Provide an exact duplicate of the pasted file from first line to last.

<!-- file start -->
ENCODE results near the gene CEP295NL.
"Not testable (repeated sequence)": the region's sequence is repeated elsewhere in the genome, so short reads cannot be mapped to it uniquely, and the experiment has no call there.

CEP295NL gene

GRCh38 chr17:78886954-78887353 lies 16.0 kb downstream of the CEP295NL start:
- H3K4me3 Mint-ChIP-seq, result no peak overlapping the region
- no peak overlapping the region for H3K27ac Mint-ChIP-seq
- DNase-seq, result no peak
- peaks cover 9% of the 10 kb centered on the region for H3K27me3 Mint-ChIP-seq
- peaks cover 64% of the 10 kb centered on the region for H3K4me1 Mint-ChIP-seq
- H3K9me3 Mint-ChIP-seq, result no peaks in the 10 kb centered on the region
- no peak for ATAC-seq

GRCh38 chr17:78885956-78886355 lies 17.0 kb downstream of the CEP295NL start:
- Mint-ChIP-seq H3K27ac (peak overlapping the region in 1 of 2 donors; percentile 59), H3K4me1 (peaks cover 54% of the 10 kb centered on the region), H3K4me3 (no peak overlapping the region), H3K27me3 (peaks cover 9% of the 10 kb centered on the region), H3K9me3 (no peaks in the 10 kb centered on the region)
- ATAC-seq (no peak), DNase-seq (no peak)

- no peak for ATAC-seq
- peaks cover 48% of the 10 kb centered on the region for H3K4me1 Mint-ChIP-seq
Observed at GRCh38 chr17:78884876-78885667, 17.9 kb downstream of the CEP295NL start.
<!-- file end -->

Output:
ENCODE results near the gene CEP295NL.
"Not testable (repeated sequence)": the region's sequence is repeated elsewhere in the genome, so short reads cannot be mapped to it uniquely, and the experiment has no call there.

CEP295NL gene

GRCh38 chr17:78886954-78887353 lies 16.0 kb downstream of the CEP295NL start:
- H3K4me3 Mint-ChIP-seq, result no peak overlapping the region
- no peak overlapping the region for H3K27ac Mint-ChIP-seq
- DNase-seq, result no peak
- peaks cover 9% of the 10 kb centered on the region for H3K27me3 Mint-ChIP-seq
- peaks cover 64% of the 10 kb centered on the region for H3K4me1 Mint-ChIP-seq
- H3K9me3 Mint-ChIP-seq, result no peaks in the 10 kb centered on the region
- no peak for ATAC-seq

GRCh38 chr17:78885956-78886355 lies 17.0 kb downstream of the CEP295NL start:
- Mint-ChIP-seq H3K27ac (peak overlapping the region in 1 of 2 donors; percentile 59), H3K4me1 (peaks cover 54% of the 10 kb centered on the region), H3K4me3 (no peak overlapping the region), H3K27me3 (peaks cover 9% of the 10 kb centered on the region), H3K9me3 (no peaks in the 10 kb centered on the region)
- ATAC-seq (no peak), DNase-seq (no peak)

- no peak for ATAC-seq
- peaks cover 48% of the 10 kb centered on the region for H3K4me1 Mint-ChIP-seq
Observed at GRCh38 chr17:78884876-78885667, 17.9 kb downstream of the CEP295NL start.